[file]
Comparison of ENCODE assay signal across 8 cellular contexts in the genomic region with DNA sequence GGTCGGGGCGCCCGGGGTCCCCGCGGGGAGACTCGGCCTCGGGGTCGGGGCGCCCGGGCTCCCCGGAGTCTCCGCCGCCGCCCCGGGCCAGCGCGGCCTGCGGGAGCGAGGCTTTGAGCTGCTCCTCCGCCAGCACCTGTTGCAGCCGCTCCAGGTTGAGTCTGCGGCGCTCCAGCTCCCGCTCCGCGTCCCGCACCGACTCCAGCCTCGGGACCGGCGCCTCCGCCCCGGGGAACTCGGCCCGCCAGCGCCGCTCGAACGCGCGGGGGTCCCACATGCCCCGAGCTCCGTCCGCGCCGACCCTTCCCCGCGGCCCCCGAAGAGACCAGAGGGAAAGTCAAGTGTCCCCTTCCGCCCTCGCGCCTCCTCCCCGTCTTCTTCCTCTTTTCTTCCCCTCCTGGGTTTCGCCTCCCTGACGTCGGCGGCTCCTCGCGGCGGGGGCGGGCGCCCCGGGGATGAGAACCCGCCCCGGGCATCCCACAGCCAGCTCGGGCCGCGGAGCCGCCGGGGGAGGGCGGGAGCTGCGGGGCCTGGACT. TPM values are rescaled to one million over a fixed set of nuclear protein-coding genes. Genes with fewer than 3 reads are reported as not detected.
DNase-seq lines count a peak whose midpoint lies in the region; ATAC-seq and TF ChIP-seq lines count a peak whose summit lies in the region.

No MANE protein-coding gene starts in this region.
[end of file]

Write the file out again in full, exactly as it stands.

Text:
Comparison of ENCODE assay signal across 8 cellular contexts in the genomic region with DNA sequence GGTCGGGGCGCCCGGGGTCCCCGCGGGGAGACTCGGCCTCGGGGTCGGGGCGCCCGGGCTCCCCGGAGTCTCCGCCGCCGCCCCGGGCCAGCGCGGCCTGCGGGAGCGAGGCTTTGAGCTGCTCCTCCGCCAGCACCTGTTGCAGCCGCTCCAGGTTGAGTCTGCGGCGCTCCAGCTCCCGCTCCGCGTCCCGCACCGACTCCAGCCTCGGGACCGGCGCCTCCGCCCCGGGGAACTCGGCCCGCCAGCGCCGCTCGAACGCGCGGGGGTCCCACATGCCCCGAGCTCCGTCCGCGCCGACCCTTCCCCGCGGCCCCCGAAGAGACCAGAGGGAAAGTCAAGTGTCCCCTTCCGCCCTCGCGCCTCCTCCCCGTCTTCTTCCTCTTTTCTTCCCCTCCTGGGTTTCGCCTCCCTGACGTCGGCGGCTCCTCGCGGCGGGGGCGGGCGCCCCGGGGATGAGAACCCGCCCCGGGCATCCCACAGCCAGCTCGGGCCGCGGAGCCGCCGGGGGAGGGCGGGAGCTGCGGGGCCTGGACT. TPM values are rescaled to one million over a fixed set of nuclear protein-coding genes. Genes with fewer than 3 reads are reported as not detected.
DNase-seq lines count a peak whose midpoint lies in the region; ATAC-seq and TF ChIP-seq lines count a peak whose summit lies in the region.

No MANE protein-coding gene starts in this region.